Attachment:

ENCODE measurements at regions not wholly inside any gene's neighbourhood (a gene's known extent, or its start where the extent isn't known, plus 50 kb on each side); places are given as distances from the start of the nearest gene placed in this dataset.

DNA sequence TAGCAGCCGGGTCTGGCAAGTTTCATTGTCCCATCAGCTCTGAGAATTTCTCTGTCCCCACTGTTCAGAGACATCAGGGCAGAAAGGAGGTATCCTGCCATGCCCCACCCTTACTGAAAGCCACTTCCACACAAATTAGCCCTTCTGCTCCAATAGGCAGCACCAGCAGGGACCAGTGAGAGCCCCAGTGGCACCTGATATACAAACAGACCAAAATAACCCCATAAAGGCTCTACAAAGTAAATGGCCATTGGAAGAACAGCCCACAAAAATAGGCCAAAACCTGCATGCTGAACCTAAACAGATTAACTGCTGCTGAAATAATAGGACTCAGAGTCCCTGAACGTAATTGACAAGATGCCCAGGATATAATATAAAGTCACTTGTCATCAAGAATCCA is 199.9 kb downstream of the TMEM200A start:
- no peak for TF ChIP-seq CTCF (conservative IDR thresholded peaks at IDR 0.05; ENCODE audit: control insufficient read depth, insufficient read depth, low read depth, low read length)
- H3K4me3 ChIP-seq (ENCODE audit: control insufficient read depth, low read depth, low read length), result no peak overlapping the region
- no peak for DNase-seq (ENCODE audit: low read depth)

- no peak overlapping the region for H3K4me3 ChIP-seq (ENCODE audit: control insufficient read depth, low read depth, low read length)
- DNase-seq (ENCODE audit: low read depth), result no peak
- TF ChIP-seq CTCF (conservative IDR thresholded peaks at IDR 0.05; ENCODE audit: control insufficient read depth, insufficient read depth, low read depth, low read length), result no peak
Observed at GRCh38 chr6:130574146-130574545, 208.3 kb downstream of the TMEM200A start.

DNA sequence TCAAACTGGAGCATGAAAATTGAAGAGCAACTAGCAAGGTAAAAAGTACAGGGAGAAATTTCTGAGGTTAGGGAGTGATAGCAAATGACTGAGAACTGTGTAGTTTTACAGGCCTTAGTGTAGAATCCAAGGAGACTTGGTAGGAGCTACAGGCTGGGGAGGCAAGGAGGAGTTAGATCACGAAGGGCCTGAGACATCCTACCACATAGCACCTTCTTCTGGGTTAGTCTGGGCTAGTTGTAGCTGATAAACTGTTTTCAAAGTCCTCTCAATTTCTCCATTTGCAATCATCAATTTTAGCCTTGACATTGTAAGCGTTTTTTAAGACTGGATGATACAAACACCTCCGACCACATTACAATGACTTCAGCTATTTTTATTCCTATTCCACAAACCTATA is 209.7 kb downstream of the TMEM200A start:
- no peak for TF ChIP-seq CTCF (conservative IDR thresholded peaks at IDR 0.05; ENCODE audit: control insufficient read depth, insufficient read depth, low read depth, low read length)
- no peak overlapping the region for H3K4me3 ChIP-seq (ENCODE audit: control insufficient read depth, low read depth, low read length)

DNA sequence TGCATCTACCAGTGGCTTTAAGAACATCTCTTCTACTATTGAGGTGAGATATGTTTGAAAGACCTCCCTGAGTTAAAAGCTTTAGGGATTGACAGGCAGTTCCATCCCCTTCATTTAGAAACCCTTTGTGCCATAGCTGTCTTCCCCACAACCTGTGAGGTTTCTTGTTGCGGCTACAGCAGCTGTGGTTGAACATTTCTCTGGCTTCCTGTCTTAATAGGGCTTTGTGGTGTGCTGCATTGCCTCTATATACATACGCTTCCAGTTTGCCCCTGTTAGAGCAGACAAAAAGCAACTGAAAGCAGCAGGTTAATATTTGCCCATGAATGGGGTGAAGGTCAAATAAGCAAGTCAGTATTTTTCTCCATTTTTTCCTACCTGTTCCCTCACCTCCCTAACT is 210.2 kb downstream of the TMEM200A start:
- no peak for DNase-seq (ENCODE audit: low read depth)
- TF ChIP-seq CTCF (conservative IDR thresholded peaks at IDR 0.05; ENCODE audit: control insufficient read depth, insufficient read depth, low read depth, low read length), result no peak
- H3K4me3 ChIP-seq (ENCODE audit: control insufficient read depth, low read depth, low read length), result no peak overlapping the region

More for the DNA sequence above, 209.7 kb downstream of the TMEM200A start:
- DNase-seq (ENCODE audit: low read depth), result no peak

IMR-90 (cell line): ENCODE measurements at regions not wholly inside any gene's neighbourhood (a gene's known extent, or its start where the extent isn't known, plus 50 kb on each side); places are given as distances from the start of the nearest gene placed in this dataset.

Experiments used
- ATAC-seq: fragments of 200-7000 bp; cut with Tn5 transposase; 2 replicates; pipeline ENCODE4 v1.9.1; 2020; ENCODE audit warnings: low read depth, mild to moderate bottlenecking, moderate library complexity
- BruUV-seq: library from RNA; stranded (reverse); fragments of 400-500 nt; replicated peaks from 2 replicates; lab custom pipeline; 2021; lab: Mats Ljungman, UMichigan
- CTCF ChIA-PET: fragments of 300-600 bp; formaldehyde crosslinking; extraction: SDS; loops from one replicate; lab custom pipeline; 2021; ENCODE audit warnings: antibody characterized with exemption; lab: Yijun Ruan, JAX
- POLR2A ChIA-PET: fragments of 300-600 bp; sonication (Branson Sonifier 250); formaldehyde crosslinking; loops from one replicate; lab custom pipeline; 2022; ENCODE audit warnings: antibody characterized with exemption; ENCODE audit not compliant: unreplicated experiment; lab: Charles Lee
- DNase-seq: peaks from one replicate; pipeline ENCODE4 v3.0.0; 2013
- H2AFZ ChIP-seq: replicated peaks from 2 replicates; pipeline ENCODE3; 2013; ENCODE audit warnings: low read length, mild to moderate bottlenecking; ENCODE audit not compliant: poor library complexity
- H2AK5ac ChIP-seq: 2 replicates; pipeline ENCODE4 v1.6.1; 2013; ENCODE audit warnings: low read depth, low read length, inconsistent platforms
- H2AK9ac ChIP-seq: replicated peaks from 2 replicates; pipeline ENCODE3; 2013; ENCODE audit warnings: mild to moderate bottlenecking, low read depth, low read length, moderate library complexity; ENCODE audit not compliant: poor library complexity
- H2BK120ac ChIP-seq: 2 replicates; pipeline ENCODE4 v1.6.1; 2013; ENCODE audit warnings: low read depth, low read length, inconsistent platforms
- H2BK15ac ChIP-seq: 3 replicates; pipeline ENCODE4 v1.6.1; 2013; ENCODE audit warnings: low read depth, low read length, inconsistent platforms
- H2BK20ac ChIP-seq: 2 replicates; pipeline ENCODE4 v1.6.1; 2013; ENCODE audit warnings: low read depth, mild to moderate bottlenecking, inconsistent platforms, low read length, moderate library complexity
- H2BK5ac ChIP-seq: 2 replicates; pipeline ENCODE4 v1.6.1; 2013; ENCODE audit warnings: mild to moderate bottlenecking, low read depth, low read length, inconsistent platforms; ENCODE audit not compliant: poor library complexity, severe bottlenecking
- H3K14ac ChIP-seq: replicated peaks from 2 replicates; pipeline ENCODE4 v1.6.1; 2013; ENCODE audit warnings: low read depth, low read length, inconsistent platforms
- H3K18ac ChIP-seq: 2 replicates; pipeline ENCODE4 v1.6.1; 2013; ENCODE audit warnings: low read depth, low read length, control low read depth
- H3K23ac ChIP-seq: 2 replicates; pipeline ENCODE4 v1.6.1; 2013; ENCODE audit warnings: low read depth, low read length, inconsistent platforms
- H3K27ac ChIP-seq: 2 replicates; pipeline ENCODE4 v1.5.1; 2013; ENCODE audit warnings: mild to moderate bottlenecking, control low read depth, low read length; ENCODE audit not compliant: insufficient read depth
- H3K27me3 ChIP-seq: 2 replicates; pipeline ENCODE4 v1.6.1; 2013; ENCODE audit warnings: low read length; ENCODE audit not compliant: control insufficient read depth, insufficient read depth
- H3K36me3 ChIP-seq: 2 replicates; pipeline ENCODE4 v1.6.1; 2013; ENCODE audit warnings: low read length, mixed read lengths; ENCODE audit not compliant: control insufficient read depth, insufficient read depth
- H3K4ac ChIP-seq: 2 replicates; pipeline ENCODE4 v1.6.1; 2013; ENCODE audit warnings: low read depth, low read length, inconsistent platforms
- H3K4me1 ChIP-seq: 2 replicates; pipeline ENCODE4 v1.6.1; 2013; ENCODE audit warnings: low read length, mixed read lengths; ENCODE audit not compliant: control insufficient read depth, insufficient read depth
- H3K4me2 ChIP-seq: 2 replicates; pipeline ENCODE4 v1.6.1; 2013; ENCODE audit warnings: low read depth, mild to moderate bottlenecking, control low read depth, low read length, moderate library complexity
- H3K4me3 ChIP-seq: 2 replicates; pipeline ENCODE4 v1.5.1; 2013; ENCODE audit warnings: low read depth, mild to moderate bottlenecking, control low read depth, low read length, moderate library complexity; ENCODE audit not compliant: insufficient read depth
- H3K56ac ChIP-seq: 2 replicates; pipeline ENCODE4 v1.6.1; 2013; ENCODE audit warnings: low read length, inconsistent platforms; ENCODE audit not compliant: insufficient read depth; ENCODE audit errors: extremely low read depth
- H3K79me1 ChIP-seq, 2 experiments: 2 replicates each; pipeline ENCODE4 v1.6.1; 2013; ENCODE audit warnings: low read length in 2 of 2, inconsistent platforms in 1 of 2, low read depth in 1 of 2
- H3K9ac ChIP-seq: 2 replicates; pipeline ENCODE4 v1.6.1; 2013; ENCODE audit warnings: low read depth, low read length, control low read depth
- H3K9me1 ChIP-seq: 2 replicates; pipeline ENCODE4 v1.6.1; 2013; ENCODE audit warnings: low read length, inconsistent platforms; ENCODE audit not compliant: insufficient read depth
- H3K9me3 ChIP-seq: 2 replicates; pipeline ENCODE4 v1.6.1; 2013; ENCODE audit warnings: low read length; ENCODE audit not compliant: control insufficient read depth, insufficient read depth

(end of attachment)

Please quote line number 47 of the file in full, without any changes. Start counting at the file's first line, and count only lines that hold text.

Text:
- H3K9me3 ChIP-seq: 2 replicates; pipeline ENCODE4 v1.6.1; 2013; ENCODE audit warnings: low read length; ENCODE audit not compliant: control insufficient read depth, insufficient read depth